Crime Prevention – PURSE/WALLET SAFETY

purse-snatcherCarry purses, portfolios or briefcases in a manner that will allow you to let go.  Straps placed across your shoulder, around your neck or wrapped around your waist have caused injuries because women could not free themselves during a purse snatch.

Always be aware of your surroundings and carry your pocketbook clasp toward you, close to your body, tucked in the bend of your elbow as if it were a football.  If there is a long strap, wrap it around the bag.

If someone attempts to snatch your pocket book, let go of it, especially if there is a weapon involved.  When dining out, the only place for your purse should be your lap.  The back of a chair is an easy target for a thief.  Never carry a wallet in a rear pocket; use a front trouser or an inside coat pocket.

Be particularly aware of your purse/wallet in crowded situations, such as rush-hour trains and buses.  If you are jostled in a crowd, be aware that a pickpocket might be responsible.  Beware of arguments or commotions designed to distract you while your pocket or purse is being picked.

Minimize the  amount  of money,  credit  cards and valuables  you carry by only taking items that are necessary for the day.  Divide money between your purse/wallet and pockets.  Carry your keys on your person separate from your identification.

via NYPD – Crime Prevention – Safety Tips.

Protect Yourself From Violent Crime

A list of tips for adults on staying safe:

  • Don’t walk or jog early in the morning or late at night when the streets are deserted.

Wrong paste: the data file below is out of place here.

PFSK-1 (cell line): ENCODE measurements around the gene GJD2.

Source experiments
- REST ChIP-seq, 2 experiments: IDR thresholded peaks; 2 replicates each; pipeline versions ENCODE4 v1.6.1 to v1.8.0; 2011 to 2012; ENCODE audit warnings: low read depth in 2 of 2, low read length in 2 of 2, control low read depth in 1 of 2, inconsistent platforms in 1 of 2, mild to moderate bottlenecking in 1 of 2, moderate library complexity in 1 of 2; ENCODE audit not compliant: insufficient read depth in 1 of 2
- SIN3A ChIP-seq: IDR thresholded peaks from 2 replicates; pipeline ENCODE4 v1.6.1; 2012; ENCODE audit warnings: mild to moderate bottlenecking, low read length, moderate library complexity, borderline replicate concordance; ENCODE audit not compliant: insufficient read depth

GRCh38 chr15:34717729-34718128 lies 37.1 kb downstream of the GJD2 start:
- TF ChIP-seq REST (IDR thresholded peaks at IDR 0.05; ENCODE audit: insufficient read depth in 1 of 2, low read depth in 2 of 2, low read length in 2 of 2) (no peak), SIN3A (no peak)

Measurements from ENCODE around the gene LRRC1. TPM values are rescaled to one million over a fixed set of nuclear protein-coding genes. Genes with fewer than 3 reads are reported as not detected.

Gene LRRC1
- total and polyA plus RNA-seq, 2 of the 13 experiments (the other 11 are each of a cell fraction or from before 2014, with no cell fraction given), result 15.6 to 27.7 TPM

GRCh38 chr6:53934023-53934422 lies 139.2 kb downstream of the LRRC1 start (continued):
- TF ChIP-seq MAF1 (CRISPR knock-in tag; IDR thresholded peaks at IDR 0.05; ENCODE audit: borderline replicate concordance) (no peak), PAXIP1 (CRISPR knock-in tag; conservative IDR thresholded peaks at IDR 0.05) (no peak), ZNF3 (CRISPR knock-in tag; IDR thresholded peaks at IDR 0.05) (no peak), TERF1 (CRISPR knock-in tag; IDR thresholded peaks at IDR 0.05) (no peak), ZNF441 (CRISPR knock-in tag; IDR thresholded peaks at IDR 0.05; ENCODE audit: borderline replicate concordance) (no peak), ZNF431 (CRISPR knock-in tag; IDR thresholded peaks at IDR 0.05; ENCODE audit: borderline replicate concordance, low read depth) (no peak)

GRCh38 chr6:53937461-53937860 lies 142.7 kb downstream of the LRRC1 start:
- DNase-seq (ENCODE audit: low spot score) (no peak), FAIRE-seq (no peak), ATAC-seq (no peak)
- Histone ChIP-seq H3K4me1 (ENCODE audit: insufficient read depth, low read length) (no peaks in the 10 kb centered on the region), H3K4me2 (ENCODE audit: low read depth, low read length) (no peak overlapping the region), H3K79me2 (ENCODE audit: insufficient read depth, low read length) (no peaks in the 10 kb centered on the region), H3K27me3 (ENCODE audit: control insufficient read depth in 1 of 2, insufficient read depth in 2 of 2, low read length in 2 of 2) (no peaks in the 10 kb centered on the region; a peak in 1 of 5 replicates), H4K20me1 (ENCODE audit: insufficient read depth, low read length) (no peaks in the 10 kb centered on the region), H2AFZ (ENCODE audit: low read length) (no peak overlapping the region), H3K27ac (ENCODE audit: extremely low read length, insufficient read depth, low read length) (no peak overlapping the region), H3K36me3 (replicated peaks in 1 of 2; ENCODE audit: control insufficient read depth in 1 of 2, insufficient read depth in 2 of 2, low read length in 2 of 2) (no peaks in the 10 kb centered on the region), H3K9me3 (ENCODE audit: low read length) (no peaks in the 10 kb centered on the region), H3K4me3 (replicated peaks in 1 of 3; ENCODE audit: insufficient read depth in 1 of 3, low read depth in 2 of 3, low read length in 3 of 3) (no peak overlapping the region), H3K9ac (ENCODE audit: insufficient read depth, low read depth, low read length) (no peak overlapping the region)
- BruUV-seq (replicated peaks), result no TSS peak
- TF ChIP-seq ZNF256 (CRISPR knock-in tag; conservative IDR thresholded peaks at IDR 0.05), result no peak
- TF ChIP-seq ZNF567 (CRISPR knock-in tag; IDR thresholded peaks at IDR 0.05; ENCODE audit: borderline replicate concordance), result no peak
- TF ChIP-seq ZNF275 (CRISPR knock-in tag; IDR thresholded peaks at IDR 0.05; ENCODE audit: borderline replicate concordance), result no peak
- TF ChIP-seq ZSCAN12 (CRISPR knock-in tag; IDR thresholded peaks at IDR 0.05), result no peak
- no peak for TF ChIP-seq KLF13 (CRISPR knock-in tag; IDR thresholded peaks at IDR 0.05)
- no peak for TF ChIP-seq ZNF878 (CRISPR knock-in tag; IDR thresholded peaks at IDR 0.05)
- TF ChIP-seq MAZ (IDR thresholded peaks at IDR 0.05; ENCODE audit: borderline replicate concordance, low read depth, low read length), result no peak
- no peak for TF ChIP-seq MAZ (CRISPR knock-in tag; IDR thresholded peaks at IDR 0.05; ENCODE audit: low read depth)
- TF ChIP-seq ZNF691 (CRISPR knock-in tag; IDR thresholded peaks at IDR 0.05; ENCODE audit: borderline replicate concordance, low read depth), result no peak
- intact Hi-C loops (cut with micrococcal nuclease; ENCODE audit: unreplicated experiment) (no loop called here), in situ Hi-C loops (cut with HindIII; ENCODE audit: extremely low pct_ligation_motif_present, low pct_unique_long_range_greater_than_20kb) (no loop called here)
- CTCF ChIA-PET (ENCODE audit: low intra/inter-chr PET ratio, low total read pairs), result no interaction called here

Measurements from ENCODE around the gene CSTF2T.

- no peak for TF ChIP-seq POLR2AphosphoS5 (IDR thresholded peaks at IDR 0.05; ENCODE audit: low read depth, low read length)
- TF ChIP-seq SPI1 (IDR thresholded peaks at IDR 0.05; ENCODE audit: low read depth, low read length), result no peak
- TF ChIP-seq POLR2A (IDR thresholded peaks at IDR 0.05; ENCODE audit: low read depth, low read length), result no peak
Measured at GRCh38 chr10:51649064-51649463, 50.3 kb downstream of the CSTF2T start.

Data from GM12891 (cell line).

• When out at night, try to have a friend walk with you.
  • Carry only the money you’ll need on a particular day.
  • Don’t display your cash or any other inviting targets such as pagers, cell phones, hand-held electronic games, or expensive jewelry and clothing.
  • If you think someone is following you, switch directions or cross the street. If the person continues to follow you, move quickly toward an open store or restaurant or a lighted house. Don’t be afraid to yell for help.
  • Try to park in well-lighted areas with good visibility and close to walkways, stores, and people.
  • Make sure you have your key out as you approach your door.
  • Always lock your car, even if it’s in your own driveway; never leave your motor running.
  • Do everything you can to keep a stranger from getting into your car or to keep a stranger from forcing you into his or her car.
  • If a dating partner has abused you, do not meet him or her alone. Do not let him or her in your home or car when you are alone.
  • If you are a battered spouse, call the police or sheriff immediately. Assault is a crime, whether committed by a stranger or your spouse or any other family member. If you believe that you and your children are in danger, call a crisis hotline or a health center (the police can also make a referral) and leave immediately.
  • If someone tries to rob you, give up your property—don’t give up your life.
  • If you are robbed or assaulted, report the crime to the police. Try to describe the attacker accurately. Your actions can help prevent someone else from becoming a victim.

via Protect Yourself From Violent Crime — National Crime Prevention Council.